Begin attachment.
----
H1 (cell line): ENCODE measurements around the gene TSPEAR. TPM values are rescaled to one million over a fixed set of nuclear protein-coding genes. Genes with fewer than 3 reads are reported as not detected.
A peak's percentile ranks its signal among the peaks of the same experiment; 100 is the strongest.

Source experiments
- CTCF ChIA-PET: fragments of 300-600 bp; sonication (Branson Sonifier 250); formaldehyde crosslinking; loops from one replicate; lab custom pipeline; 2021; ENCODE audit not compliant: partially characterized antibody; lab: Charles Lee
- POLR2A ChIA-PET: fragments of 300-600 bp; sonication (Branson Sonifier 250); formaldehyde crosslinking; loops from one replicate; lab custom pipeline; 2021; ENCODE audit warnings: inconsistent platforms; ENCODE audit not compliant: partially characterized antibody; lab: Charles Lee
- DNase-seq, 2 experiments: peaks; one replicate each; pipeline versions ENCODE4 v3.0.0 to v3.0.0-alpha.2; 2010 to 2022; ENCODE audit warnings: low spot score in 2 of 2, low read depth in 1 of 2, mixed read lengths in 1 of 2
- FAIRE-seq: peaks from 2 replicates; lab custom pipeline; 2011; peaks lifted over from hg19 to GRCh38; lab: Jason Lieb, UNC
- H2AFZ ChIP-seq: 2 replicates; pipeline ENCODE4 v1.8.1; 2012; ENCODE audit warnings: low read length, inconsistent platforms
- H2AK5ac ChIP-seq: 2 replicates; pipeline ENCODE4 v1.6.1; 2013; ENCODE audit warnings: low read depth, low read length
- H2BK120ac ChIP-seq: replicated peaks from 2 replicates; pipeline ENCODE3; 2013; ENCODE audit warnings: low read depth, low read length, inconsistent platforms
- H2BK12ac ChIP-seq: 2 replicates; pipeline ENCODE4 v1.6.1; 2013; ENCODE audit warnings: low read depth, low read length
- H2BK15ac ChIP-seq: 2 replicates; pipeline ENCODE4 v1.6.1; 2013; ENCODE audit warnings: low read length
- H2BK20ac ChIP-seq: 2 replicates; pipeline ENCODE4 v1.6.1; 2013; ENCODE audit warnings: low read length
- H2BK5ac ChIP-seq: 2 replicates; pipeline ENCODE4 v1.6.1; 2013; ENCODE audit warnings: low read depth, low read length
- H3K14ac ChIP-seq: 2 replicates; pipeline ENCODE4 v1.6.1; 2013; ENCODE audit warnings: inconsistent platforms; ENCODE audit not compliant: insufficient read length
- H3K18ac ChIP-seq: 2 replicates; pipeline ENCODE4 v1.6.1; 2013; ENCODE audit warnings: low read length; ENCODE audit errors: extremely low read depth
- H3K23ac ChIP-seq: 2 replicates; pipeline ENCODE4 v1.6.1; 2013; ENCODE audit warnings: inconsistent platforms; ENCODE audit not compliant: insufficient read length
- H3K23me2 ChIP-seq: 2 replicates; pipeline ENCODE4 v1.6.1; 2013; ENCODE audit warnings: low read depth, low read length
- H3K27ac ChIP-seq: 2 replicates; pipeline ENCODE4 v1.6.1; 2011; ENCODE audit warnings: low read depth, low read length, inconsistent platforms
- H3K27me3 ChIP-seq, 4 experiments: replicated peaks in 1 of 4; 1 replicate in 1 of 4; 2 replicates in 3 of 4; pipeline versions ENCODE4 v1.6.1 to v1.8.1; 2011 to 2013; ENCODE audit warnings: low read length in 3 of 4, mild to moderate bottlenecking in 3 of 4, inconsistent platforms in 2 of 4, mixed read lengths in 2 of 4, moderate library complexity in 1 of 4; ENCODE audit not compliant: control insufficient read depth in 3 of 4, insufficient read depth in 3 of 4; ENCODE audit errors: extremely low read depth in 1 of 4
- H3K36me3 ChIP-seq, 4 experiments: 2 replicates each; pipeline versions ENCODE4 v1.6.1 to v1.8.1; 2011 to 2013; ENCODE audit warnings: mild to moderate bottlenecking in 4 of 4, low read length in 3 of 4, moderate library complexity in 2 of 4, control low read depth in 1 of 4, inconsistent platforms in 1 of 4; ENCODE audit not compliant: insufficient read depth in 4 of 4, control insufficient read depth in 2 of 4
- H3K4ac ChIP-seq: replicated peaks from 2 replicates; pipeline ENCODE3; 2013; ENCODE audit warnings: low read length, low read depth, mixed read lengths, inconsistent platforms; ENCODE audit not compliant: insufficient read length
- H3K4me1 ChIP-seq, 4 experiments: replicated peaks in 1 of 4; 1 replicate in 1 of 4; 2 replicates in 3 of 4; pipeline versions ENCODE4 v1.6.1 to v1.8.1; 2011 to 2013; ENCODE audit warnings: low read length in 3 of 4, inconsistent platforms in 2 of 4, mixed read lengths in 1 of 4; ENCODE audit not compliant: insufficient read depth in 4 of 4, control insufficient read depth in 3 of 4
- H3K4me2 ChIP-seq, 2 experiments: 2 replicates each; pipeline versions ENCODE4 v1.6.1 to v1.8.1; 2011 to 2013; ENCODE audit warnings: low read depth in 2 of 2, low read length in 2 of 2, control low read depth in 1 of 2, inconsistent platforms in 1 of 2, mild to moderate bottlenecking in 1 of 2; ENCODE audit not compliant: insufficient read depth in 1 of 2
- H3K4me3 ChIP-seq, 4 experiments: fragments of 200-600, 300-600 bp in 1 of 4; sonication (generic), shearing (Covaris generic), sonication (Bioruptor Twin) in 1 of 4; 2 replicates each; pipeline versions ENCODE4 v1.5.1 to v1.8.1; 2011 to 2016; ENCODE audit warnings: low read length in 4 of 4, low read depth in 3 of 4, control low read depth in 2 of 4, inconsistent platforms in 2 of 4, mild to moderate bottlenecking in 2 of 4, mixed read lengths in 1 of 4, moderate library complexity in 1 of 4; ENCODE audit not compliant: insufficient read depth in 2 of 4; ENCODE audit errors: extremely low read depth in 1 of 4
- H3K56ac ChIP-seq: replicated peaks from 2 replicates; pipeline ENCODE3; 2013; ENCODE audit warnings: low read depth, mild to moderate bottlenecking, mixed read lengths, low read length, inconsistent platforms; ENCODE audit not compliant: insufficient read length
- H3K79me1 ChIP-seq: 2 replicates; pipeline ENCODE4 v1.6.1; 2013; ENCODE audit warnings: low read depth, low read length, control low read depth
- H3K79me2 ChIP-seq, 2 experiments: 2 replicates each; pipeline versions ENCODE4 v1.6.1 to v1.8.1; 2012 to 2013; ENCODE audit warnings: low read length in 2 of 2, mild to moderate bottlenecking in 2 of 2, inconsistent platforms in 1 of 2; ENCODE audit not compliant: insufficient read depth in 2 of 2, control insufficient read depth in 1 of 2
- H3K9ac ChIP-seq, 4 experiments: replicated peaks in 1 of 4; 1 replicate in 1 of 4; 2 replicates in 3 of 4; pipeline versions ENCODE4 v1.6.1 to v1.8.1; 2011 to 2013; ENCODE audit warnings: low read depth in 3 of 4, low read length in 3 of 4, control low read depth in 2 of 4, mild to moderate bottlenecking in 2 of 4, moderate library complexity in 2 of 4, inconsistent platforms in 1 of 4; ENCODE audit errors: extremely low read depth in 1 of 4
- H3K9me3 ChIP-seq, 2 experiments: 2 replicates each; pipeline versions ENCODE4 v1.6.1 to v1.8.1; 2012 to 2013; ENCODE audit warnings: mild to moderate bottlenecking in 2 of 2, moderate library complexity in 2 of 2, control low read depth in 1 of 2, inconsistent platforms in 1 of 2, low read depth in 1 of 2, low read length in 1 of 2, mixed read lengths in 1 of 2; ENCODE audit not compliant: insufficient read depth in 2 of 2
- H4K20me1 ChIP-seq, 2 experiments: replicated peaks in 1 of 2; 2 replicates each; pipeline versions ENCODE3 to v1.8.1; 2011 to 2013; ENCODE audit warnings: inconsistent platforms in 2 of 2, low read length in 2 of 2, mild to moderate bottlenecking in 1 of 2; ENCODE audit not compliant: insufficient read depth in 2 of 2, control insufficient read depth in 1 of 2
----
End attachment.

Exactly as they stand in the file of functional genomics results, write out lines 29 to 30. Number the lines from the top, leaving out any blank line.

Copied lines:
- H3K9ac ChIP-seq, 4 experiments: replicated peaks in 1 of 4; 1 replicate in 1 of 4; 2 replicates in 3 of 4; pipeline versions ENCODE4 v1.6.1 to v1.8.1; 2011 to 2013; ENCODE audit warnings: low read depth in 3 of 4, low read length in 3 of 4, control low read depth in 2 of 4, mild to moderate bottlenecking in 2 of 4, moderate library complexity in 2 of 4, inconsistent platforms in 1 of 4; ENCODE audit errors: extremely low read depth in 1 of 4
- H3K9me3 ChIP-seq, 2 experiments: 2 replicates each; pipeline versions ENCODE4 v1.6.1 to v1.8.1; 2012 to 2013; ENCODE audit warnings: mild to moderate bottlenecking in 2 of 2, moderate library complexity in 2 of 2, control low read depth in 1 of 2, inconsistent platforms in 1 of 2, low read depth in 1 of 2, low read length in 1 of 2, mixed read lengths in 1 of 2; ENCODE audit not compliant: insufficient read depth in 2 of 2